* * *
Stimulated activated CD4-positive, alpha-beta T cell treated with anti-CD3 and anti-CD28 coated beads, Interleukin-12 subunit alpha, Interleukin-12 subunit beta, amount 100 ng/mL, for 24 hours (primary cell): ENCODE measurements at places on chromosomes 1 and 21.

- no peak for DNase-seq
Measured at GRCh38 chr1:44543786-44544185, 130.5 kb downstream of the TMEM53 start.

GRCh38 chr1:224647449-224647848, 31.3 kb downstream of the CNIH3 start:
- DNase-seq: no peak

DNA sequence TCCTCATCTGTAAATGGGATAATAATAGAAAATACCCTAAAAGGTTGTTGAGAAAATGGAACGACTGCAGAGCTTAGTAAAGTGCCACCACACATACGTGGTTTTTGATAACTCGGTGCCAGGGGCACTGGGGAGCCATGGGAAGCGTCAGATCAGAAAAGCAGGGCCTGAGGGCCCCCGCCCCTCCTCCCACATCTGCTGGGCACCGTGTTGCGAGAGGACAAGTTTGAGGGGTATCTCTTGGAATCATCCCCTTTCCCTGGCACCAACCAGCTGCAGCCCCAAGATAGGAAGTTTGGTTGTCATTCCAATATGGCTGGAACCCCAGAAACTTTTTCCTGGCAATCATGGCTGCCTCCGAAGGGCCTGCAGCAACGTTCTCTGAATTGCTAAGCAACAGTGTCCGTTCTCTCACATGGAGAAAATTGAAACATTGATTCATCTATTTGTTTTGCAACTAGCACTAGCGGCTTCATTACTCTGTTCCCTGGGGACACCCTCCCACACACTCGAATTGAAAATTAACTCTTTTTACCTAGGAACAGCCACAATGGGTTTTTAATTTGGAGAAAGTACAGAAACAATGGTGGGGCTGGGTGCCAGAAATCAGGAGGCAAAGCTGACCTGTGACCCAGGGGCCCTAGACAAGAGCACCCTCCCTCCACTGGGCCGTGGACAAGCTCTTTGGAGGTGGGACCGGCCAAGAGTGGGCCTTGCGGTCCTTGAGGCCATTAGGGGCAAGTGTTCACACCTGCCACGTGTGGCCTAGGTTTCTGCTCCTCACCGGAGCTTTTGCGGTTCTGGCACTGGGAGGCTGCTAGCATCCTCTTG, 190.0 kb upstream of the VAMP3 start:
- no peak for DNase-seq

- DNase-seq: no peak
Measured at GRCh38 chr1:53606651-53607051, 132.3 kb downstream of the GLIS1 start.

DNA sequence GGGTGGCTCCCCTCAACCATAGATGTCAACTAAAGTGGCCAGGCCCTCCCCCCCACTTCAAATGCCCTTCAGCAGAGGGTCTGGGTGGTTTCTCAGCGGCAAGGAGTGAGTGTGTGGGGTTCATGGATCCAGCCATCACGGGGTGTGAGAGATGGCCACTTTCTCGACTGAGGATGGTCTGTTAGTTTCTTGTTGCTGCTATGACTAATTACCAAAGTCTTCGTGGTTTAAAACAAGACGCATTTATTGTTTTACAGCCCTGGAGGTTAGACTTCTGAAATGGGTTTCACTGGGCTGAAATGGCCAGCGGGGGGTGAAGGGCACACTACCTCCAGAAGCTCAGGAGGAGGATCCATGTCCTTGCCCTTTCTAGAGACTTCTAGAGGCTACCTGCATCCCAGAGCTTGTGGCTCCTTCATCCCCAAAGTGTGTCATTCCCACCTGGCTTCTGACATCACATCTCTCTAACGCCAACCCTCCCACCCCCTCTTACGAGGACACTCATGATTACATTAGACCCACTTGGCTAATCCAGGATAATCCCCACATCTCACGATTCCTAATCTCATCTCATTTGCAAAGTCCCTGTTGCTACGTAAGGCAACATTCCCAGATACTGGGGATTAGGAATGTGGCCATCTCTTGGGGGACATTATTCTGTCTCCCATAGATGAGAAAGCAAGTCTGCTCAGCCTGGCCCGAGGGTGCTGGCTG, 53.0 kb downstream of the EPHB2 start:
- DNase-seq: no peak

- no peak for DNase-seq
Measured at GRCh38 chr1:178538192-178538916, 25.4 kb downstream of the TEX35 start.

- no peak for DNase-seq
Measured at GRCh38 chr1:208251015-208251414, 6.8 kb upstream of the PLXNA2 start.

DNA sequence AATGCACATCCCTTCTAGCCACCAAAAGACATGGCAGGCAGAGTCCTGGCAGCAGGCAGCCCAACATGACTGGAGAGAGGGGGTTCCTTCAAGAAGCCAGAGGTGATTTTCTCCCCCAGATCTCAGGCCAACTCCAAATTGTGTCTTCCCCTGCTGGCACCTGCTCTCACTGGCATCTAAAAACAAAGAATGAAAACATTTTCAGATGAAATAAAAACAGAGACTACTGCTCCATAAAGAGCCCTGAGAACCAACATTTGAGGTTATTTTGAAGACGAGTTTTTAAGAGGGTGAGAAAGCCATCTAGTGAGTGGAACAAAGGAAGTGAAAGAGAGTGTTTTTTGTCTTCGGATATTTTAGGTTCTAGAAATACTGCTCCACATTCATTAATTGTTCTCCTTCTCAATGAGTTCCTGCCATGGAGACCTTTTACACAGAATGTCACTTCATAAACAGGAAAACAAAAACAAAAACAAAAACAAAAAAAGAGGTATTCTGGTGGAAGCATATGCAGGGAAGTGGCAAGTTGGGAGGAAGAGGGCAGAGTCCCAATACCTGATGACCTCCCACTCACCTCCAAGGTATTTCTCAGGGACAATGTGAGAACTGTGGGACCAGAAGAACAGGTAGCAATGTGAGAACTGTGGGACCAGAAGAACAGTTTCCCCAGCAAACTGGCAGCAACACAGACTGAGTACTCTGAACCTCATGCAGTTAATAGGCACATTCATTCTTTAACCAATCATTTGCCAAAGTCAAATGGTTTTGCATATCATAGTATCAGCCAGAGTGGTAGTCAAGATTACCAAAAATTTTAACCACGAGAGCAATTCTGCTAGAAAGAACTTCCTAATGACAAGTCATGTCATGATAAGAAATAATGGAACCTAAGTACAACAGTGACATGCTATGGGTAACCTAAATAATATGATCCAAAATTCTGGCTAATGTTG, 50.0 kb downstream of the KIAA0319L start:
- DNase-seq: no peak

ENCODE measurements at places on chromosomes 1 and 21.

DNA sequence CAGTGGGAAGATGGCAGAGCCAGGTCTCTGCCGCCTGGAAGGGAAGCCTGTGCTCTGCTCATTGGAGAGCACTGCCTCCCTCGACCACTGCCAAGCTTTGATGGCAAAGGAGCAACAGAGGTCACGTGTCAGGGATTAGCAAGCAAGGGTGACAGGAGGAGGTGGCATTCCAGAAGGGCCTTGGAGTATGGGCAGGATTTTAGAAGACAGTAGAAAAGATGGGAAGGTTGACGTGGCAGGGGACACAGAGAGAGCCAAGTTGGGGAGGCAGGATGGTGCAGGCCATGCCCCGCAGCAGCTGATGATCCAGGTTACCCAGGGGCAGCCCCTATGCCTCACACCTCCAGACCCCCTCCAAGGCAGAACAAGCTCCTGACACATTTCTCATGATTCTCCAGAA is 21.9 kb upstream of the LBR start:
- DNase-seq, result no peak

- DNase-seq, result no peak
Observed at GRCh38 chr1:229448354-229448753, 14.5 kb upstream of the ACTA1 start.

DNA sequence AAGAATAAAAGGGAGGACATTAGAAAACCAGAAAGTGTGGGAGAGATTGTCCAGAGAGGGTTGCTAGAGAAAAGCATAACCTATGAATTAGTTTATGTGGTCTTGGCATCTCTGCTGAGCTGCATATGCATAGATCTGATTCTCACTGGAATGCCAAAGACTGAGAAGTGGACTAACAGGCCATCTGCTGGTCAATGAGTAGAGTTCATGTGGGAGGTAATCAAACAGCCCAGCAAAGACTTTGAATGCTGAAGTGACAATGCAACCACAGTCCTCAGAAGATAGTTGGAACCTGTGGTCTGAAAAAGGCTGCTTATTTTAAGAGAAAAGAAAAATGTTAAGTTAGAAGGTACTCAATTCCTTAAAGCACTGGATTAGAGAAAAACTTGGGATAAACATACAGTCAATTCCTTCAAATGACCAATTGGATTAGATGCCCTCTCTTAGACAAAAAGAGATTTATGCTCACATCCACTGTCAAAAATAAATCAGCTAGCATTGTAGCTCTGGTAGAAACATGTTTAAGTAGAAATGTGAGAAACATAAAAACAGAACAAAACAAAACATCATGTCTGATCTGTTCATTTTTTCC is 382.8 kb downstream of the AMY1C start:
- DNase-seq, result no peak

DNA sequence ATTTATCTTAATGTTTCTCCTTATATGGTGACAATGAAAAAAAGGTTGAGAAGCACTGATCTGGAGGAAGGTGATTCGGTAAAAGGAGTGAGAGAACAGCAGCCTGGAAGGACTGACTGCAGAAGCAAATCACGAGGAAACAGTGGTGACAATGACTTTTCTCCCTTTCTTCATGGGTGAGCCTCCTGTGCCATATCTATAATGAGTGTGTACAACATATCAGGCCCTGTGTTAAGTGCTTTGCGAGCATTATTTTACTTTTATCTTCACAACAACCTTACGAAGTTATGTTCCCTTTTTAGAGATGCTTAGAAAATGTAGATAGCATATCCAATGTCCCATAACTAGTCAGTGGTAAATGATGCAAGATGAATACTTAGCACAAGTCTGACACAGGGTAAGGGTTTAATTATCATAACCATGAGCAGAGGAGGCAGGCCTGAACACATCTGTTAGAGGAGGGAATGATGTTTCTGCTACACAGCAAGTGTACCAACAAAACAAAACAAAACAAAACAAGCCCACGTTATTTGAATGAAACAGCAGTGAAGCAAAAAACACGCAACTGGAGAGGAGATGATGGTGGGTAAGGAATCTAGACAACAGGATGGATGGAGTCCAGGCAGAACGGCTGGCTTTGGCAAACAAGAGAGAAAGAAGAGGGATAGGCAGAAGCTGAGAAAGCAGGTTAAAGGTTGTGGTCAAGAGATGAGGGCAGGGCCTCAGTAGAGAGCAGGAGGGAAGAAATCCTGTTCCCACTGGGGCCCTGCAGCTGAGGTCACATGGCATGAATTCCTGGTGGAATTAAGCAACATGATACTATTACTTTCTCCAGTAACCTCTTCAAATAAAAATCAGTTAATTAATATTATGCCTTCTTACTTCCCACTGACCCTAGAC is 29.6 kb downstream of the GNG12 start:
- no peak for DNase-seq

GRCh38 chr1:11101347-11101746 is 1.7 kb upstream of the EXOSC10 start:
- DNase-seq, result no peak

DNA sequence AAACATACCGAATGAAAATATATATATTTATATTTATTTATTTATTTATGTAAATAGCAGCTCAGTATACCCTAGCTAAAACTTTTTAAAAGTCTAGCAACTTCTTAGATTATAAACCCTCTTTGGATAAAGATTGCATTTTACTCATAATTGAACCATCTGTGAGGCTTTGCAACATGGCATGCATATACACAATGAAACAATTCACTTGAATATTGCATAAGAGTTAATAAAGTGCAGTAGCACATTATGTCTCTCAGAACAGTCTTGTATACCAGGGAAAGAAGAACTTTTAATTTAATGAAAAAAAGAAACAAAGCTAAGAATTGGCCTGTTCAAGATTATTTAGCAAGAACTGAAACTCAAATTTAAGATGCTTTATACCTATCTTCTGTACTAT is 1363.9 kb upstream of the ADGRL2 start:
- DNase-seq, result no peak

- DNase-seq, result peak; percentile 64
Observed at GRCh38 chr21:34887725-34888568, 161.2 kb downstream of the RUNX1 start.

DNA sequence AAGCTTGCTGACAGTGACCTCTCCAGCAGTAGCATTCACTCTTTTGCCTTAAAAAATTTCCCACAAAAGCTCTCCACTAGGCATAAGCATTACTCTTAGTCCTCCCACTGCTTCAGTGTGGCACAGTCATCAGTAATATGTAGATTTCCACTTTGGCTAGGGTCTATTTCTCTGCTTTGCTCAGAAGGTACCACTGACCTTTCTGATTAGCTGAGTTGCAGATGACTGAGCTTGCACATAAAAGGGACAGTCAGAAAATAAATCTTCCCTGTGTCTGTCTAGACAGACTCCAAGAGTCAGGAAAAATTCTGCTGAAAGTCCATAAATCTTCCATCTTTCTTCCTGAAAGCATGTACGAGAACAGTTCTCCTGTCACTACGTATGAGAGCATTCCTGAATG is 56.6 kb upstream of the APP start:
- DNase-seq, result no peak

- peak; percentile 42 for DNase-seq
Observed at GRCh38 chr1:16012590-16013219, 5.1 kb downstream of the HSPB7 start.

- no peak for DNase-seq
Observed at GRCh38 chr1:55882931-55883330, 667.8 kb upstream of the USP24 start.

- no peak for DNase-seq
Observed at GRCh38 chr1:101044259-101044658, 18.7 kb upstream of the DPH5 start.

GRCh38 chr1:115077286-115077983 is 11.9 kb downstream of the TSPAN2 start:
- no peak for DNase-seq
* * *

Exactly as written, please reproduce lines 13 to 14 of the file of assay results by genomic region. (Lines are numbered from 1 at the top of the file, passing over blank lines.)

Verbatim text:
Measured at GRCh38 chr1:178538192-178538916, 25.4 kb downstream of the TEX35 start.

- no peak for DNase-seq